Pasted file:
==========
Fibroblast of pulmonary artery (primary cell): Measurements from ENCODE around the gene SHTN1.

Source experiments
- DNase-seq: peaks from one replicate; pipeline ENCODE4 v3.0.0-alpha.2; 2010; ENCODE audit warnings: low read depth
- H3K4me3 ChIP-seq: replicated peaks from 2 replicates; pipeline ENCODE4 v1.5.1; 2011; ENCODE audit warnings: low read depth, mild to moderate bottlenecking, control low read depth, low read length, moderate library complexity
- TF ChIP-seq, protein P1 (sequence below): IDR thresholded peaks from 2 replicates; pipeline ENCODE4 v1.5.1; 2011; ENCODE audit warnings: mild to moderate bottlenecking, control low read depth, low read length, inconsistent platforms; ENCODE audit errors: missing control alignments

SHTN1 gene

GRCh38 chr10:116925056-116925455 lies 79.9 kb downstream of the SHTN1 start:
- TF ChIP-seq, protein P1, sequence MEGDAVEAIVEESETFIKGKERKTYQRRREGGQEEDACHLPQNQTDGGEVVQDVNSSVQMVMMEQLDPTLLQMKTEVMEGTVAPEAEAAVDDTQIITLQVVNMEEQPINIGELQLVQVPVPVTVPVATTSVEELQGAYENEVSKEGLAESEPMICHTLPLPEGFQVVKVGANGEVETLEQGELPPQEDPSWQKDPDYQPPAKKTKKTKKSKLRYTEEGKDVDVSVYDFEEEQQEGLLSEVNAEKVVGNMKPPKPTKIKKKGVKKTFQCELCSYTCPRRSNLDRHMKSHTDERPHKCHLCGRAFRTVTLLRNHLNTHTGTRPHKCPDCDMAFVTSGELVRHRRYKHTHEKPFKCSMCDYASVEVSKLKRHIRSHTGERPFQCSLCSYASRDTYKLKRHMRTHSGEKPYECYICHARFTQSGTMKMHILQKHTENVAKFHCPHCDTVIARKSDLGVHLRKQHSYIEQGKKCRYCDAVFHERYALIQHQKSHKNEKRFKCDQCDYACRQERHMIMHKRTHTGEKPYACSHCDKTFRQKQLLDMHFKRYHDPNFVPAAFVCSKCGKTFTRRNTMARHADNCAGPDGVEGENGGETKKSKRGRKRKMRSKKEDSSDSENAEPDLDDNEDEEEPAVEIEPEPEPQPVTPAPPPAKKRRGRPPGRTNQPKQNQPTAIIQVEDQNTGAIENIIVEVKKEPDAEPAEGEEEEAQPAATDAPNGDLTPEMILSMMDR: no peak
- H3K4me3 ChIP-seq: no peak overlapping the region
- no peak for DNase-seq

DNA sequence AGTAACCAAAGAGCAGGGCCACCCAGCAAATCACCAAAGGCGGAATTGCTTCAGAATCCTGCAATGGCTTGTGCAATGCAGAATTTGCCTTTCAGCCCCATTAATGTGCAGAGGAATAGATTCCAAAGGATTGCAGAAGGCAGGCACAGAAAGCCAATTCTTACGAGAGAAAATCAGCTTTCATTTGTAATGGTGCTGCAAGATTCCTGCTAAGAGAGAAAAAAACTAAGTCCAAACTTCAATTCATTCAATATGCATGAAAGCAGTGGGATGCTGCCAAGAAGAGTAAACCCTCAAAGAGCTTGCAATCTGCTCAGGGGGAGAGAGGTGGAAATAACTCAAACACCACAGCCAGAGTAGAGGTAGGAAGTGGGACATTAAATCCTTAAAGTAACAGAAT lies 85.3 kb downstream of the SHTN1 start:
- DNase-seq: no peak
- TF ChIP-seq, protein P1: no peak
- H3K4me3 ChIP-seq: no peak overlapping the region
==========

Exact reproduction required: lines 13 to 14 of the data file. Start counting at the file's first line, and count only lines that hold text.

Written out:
- TF ChIP-seq, protein P1: no peak
- H3K4me3 ChIP-seq: no peak overlapping the region